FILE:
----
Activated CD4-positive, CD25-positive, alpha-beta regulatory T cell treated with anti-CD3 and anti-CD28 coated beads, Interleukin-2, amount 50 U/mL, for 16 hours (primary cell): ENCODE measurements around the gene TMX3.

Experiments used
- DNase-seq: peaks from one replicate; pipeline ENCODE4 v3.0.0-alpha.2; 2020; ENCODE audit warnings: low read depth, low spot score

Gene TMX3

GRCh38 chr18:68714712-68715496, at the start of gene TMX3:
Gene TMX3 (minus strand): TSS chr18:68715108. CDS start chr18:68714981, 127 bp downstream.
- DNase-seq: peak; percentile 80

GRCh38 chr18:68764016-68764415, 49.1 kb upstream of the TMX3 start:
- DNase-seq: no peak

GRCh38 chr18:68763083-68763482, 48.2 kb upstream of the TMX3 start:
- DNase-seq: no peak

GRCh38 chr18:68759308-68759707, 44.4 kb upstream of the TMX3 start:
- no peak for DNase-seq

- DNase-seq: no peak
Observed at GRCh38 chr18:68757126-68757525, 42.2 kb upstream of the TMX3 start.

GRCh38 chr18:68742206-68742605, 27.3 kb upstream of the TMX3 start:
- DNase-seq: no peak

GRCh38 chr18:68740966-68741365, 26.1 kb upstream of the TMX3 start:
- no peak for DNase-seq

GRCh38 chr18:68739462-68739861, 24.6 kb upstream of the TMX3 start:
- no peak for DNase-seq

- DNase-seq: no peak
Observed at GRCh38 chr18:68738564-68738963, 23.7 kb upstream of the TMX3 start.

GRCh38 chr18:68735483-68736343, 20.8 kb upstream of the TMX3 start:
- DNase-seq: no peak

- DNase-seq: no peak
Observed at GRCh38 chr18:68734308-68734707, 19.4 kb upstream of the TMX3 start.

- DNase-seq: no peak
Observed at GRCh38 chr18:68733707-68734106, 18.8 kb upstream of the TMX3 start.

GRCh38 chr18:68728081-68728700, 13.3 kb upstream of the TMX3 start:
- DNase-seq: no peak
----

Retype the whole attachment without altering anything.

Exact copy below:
Activated CD4-positive, CD25-positive, alpha-beta regulatory T cell treated with anti-CD3 and anti-CD28 coated beads, Interleukin-2, amount 50 U/mL, for 16 hours (primary cell): ENCODE measurements around the gene TMX3.

Experiments used
- DNase-seq: peaks from one replicate; pipeline ENCODE4 v3.0.0-alpha.2; 2020; ENCODE audit warnings: low read depth, low spot score

Gene TMX3

GRCh38 chr18:68714712-68715496, at the start of gene TMX3:
Gene TMX3 (minus strand): TSS chr18:68715108. CDS start chr18:68714981, 127 bp downstream.
- DNase-seq: peak; percentile 80

GRCh38 chr18:68764016-68764415, 49.1 kb upstream of the TMX3 start:
- DNase-seq: no peak

GRCh38 chr18:68763083-68763482, 48.2 kb upstream of the TMX3 start:
- DNase-seq: no peak

GRCh38 chr18:68759308-68759707, 44.4 kb upstream of the TMX3 start:
- no peak for DNase-seq

- DNase-seq: no peak
Observed at GRCh38 chr18:68757126-68757525, 42.2 kb upstream of the TMX3 start.

GRCh38 chr18:68742206-68742605, 27.3 kb upstream of the TMX3 start:
- DNase-seq: no peak

GRCh38 chr18:68740966-68741365, 26.1 kb upstream of the TMX3 start:
- no peak for DNase-seq

GRCh38 chr18:68739462-68739861, 24.6 kb upstream of the TMX3 start:
- no peak for DNase-seq

- DNase-seq: no peak
Observed at GRCh38 chr18:68738564-68738963, 23.7 kb upstream of the TMX3 start.

GRCh38 chr18:68735483-68736343, 20.8 kb upstream of the TMX3 start:
- DNase-seq: no peak

- DNase-seq: no peak
Observed at GRCh38 chr18:68734308-68734707, 19.4 kb upstream of the TMX3 start.

- DNase-seq: no peak
Observed at GRCh38 chr18:68733707-68734106, 18.8 kb upstream of the TMX3 start.

GRCh38 chr18:68728081-68728700, 13.3 kb upstream of the TMX3 start:
- DNase-seq: no peak